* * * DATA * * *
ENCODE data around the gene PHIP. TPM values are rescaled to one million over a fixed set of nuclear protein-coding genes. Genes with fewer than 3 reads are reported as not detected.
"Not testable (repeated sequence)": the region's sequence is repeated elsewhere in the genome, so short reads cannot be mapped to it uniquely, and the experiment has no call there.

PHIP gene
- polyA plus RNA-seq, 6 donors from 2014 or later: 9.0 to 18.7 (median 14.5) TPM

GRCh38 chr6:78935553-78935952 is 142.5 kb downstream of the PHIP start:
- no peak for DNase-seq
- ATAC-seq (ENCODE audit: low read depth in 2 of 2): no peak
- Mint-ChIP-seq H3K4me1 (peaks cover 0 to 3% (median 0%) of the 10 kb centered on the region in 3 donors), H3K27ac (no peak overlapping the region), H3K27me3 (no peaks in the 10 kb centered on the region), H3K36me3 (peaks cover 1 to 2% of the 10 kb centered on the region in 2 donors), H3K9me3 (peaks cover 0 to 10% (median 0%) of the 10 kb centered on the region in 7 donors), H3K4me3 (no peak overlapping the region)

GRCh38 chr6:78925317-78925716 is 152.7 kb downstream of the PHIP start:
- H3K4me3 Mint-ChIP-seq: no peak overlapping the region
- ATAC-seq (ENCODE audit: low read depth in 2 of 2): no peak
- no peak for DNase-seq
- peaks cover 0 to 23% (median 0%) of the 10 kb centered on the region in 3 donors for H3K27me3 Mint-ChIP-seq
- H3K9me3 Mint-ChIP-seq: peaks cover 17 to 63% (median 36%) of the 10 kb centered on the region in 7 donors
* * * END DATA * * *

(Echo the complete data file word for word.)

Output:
ENCODE data around the gene PHIP. TPM values are rescaled to one million over a fixed set of nuclear protein-coding genes. Genes with fewer than 3 reads are reported as not detected.
"Not testable (repeated sequence)": the region's sequence is repeated elsewhere in the genome, so short reads cannot be mapped to it uniquely, and the experiment has no call there.

PHIP gene
- polyA plus RNA-seq, 6 donors from 2014 or later: 9.0 to 18.7 (median 14.5) TPM

GRCh38 chr6:78935553-78935952 is 142.5 kb downstream of the PHIP start:
- no peak for DNase-seq
- ATAC-seq (ENCODE audit: low read depth in 2 of 2): no peak
- Mint-ChIP-seq H3K4me1 (peaks cover 0 to 3% (median 0%) of the 10 kb centered on the region in 3 donors), H3K27ac (no peak overlapping the region), H3K27me3 (no peaks in the 10 kb centered on the region), H3K36me3 (peaks cover 1 to 2% of the 10 kb centered on the region in 2 donors), H3K9me3 (peaks cover 0 to 10% (median 0%) of the 10 kb centered on the region in 7 donors), H3K4me3 (no peak overlapping the region)

GRCh38 chr6:78925317-78925716 is 152.7 kb downstream of the PHIP start:
- H3K4me3 Mint-ChIP-seq: no peak overlapping the region
- ATAC-seq (ENCODE audit: low read depth in 2 of 2): no peak
- no peak for DNase-seq
- peaks cover 0 to 23% (median 0%) of the 10 kb centered on the region in 3 donors for H3K27me3 Mint-ChIP-seq
- H3K9me3 Mint-ChIP-seq: peaks cover 17 to 63% (median 36%) of the 10 kb centered on the region in 7 donors